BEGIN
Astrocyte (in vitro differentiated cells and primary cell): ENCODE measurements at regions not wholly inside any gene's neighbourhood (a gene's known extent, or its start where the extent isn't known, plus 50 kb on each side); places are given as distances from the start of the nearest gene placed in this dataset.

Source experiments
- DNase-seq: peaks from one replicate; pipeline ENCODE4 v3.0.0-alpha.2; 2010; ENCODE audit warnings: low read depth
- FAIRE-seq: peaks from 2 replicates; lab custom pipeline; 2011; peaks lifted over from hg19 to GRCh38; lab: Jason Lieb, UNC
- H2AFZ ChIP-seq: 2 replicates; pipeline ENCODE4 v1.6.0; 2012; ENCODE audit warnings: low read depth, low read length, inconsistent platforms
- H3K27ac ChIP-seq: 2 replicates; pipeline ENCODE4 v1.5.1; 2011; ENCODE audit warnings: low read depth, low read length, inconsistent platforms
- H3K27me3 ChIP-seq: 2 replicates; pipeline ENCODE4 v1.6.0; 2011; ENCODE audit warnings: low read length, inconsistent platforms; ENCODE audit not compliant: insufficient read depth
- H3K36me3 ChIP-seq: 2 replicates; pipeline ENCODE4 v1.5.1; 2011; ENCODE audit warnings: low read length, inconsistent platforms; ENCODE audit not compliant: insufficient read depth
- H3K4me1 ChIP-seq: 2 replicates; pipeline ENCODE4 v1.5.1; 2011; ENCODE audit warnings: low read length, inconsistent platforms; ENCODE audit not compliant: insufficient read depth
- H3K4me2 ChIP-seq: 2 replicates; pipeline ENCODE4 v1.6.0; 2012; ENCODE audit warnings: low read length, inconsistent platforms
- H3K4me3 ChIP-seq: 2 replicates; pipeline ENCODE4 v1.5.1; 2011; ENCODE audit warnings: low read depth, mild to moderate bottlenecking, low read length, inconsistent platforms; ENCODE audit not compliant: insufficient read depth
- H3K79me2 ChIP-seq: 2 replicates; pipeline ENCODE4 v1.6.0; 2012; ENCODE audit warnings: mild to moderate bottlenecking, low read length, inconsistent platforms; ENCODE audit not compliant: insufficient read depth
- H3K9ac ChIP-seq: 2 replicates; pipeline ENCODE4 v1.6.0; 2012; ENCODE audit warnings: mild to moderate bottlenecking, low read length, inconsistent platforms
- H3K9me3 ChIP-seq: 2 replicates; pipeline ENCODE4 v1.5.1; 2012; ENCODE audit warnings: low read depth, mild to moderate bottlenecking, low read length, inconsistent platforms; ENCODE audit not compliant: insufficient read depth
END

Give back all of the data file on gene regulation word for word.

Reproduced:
Astrocyte (in vitro differentiated cells and primary cell): ENCODE measurements at regions not wholly inside any gene's neighbourhood (a gene's known extent, or its start where the extent isn't known, plus 50 kb on each side); places are given as distances from the start of the nearest gene placed in this dataset.

Source experiments
- DNase-seq: peaks from one replicate; pipeline ENCODE4 v3.0.0-alpha.2; 2010; ENCODE audit warnings: low read depth
- FAIRE-seq: peaks from 2 replicates; lab custom pipeline; 2011; peaks lifted over from hg19 to GRCh38; lab: Jason Lieb, UNC
- H2AFZ ChIP-seq: 2 replicates; pipeline ENCODE4 v1.6.0; 2012; ENCODE audit warnings: low read depth, low read length, inconsistent platforms
- H3K27ac ChIP-seq: 2 replicates; pipeline ENCODE4 v1.5.1; 2011; ENCODE audit warnings: low read depth, low read length, inconsistent platforms
- H3K27me3 ChIP-seq: 2 replicates; pipeline ENCODE4 v1.6.0; 2011; ENCODE audit warnings: low read length, inconsistent platforms; ENCODE audit not compliant: insufficient read depth
- H3K36me3 ChIP-seq: 2 replicates; pipeline ENCODE4 v1.5.1; 2011; ENCODE audit warnings: low read length, inconsistent platforms; ENCODE audit not compliant: insufficient read depth
- H3K4me1 ChIP-seq: 2 replicates; pipeline ENCODE4 v1.5.1; 2011; ENCODE audit warnings: low read length, inconsistent platforms; ENCODE audit not compliant: insufficient read depth
- H3K4me2 ChIP-seq: 2 replicates; pipeline ENCODE4 v1.6.0; 2012; ENCODE audit warnings: low read length, inconsistent platforms
- H3K4me3 ChIP-seq: 2 replicates; pipeline ENCODE4 v1.5.1; 2011; ENCODE audit warnings: low read depth, mild to moderate bottlenecking, low read length, inconsistent platforms; ENCODE audit not compliant: insufficient read depth
- H3K79me2 ChIP-seq: 2 replicates; pipeline ENCODE4 v1.6.0; 2012; ENCODE audit warnings: mild to moderate bottlenecking, low read length, inconsistent platforms; ENCODE audit not compliant: insufficient read depth
- H3K9ac ChIP-seq: 2 replicates; pipeline ENCODE4 v1.6.0; 2012; ENCODE audit warnings: mild to moderate bottlenecking, low read length, inconsistent platforms
- H3K9me3 ChIP-seq: 2 replicates; pipeline ENCODE4 v1.5.1; 2012; ENCODE audit warnings: low read depth, mild to moderate bottlenecking, low read length, inconsistent platforms; ENCODE audit not compliant: insufficient read depth